Systems, man, and the paradox of structure

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4 Scopus citations


The design, creation, and analysis of structure are central to both science and engineering. The Paradox of Structure is that, whatever its nature, any structure is both enabling and limiting at the same time. Each person manages this paradox differently, as described by the Adaption-Innovation theory of M. J. Kirton. This paper provides a summary of key points in Adaption-Innovation theory, as well as some of its applications in engineering research and education, including a new initiative by the author to explore the relationship between the cognitive styles of inventors and the types of inventions they create. The Paradox of Structure is also discussed here in the context of technical systems, with specific examples to illustrate its impact on the development of new ideas. Finally, the ramifications of this paradox are considered as the boundaries of science and engineering are moved forward in an age of increased vigilance and system security.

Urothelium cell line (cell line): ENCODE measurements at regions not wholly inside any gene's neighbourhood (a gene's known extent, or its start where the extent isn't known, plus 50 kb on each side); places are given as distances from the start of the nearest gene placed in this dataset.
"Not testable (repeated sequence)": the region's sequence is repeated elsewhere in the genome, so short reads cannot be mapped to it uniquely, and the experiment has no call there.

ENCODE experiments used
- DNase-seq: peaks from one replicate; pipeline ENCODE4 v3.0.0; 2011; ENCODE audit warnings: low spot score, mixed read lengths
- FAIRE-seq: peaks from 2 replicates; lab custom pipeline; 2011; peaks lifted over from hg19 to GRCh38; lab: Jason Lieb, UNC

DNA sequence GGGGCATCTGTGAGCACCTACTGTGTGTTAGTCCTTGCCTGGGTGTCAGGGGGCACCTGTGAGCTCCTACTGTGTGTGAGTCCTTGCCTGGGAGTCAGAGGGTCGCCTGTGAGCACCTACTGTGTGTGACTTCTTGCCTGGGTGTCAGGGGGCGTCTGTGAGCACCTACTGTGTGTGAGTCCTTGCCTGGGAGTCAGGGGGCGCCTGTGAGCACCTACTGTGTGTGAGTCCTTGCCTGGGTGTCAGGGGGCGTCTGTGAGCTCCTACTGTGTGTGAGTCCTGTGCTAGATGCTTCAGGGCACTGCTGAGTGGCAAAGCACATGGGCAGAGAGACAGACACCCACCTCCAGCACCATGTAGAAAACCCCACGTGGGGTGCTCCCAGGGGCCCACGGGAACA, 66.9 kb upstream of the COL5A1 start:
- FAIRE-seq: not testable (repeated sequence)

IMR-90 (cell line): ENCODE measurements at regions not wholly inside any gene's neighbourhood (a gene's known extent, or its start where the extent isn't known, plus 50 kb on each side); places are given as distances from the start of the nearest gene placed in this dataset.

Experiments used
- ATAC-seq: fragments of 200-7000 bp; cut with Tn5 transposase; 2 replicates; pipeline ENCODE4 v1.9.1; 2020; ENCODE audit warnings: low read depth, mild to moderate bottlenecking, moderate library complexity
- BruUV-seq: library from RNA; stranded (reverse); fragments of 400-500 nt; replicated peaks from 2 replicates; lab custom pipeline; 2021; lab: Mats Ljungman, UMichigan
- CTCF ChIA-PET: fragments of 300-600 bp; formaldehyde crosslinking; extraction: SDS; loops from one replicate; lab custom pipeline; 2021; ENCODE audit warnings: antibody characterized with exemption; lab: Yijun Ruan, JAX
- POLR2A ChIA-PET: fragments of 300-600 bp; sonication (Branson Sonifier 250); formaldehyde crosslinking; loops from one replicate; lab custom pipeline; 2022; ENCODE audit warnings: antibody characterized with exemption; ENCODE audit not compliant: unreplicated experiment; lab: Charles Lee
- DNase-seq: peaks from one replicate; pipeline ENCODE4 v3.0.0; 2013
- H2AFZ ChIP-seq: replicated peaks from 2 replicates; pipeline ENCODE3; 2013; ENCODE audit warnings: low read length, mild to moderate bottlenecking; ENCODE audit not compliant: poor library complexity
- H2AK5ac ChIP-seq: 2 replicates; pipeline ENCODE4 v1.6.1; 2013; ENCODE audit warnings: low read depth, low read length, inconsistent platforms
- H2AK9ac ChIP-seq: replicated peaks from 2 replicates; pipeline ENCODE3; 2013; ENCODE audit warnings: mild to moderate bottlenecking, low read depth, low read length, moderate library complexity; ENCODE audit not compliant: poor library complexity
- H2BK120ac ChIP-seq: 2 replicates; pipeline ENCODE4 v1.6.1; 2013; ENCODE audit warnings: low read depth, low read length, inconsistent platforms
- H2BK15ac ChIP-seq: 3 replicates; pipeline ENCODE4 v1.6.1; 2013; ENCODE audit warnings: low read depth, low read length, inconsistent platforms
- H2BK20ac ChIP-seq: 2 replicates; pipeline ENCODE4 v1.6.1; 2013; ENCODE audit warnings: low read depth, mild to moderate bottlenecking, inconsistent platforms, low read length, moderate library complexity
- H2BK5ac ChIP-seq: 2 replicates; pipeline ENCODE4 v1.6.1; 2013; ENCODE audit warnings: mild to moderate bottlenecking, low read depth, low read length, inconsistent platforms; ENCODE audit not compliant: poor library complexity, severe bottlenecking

Original languageEnglish (US)
Pages (from-to)2374-2380
Number of pages7
JournalProceedings of the IEEE International Conference on Systems, Man and Cybernetics
StatePublished - Nov 24 2003
EventSystem Security and Assurance - Washington, DC, United States
Duration: Oct 5 2003Oct 8 2003

All Science Journal Classification (ASJC) codes

  • Control and Systems Engineering
  • Hardware and Architecture


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